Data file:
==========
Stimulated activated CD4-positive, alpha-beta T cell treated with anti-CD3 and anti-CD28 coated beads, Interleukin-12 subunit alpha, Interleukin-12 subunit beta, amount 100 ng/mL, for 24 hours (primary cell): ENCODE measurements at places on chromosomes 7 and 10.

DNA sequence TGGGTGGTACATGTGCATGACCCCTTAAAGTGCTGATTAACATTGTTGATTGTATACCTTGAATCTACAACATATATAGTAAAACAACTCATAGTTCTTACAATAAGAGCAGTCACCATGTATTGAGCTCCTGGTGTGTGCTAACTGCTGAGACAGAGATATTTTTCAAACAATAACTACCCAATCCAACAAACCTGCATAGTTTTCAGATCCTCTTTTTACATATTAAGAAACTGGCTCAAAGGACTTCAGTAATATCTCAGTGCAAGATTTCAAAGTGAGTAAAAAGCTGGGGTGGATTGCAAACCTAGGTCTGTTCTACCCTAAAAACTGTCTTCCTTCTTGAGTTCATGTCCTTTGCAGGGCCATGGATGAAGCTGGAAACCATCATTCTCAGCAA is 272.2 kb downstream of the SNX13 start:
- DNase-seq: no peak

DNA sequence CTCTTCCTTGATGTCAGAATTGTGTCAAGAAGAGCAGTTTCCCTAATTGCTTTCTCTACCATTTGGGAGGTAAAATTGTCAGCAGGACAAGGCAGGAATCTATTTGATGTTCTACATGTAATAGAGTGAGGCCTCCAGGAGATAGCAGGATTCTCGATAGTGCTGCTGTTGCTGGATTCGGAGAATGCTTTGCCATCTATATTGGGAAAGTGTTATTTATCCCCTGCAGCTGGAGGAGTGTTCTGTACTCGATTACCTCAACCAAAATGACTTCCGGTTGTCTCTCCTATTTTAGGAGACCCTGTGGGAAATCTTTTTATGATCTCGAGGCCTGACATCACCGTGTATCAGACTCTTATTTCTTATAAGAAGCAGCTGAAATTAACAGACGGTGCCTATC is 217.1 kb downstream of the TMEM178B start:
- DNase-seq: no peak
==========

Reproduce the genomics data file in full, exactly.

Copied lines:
Stimulated activated CD4-positive, alpha-beta T cell treated with anti-CD3 and anti-CD28 coated beads, Interleukin-12 subunit alpha, Interleukin-12 subunit beta, amount 100 ng/mL, for 24 hours (primary cell): ENCODE measurements at places on chromosomes 7 and 10.

DNA sequence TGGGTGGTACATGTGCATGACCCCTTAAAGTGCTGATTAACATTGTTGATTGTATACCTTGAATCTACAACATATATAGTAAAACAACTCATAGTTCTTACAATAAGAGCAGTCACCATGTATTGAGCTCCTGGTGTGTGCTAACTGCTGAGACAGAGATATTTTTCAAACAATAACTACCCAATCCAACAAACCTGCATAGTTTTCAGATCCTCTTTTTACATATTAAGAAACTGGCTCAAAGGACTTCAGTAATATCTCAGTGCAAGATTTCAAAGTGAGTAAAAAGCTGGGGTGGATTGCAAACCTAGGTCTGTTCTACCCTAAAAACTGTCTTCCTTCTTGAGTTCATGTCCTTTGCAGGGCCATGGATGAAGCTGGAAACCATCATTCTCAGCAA is 272.2 kb downstream of the SNX13 start:
- DNase-seq: no peak

DNA sequence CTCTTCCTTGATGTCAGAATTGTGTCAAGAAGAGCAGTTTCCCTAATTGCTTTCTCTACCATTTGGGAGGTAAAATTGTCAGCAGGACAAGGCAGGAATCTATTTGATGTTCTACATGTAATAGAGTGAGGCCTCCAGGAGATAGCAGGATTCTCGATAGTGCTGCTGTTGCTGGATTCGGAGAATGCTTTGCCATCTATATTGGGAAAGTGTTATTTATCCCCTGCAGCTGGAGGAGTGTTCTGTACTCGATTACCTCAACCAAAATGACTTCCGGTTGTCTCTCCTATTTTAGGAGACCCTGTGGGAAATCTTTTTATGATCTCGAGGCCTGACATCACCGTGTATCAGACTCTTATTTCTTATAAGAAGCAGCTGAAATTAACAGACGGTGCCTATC is 217.1 kb downstream of the TMEM178B start:
- DNase-seq: no peak